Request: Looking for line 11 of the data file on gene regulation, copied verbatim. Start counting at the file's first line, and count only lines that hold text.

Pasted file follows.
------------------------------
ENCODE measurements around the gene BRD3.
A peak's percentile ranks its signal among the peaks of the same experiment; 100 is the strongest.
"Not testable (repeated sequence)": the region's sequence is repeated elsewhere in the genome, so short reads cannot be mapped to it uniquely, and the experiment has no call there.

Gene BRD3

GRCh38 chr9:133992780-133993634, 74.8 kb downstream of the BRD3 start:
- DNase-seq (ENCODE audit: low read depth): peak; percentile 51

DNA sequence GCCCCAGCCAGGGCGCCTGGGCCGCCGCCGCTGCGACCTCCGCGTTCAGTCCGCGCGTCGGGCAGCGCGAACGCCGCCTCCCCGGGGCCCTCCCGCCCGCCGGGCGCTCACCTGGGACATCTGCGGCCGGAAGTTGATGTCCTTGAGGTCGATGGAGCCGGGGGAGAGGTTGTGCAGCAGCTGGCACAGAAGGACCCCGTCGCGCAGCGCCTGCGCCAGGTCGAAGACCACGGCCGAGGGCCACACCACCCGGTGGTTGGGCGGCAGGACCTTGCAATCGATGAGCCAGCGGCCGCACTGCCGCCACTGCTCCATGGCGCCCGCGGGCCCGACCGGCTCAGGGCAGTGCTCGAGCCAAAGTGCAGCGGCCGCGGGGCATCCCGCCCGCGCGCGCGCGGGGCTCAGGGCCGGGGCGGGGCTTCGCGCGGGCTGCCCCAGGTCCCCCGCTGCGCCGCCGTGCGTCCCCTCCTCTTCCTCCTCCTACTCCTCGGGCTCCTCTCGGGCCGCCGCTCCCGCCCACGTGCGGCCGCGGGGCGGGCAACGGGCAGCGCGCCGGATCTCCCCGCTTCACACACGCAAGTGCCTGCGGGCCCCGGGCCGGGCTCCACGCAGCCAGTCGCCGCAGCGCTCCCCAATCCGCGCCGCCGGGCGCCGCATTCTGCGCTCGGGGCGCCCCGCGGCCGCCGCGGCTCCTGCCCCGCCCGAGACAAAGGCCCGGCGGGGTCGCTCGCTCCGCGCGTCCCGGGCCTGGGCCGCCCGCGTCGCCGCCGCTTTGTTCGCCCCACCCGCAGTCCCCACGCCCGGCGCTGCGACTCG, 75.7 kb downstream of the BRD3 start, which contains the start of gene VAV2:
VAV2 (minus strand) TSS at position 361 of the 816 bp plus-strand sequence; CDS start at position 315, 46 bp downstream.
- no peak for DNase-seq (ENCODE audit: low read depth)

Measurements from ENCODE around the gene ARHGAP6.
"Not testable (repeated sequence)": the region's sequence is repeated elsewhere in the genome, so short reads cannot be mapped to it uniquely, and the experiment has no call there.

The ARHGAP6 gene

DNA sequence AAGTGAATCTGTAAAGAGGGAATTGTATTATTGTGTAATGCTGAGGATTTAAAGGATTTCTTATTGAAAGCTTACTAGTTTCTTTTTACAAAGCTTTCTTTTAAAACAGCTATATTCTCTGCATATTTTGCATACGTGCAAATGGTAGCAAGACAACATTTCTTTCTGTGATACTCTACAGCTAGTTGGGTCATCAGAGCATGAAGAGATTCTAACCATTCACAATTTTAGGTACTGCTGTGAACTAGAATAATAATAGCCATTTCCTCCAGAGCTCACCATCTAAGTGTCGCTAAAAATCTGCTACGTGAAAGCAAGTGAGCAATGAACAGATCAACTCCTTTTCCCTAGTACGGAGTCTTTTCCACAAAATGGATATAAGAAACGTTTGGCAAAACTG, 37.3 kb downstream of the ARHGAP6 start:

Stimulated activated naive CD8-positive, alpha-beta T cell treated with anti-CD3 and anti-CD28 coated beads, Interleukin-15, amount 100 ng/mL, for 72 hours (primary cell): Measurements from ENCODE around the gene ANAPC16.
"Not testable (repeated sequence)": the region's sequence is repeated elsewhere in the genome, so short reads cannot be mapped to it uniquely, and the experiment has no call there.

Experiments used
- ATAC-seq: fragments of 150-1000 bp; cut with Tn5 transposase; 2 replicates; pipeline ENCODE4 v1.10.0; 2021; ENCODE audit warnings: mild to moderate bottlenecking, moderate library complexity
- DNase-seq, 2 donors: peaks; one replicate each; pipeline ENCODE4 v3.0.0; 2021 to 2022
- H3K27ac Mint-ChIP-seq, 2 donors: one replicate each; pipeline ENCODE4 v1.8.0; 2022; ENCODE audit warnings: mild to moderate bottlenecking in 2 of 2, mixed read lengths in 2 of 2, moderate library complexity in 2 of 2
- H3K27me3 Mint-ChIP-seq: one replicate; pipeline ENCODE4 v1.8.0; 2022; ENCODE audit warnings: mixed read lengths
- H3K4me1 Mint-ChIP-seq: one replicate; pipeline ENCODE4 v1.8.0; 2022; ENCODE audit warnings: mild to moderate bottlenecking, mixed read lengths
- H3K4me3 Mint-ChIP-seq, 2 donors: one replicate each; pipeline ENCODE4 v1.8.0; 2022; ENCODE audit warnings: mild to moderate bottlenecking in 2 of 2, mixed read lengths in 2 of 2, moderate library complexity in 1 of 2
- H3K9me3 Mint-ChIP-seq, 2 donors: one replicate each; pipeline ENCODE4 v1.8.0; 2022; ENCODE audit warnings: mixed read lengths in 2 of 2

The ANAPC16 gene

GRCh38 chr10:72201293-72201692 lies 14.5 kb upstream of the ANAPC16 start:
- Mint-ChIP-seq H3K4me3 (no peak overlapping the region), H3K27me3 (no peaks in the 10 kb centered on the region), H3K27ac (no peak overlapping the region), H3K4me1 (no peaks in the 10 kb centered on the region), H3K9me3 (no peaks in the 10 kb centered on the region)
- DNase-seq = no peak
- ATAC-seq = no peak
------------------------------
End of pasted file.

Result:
"Not testable (repeated sequence)": the region's sequence is repeated elsewhere in the genome, so short reads cannot be mapped to it uniquely, and the experiment has no call there.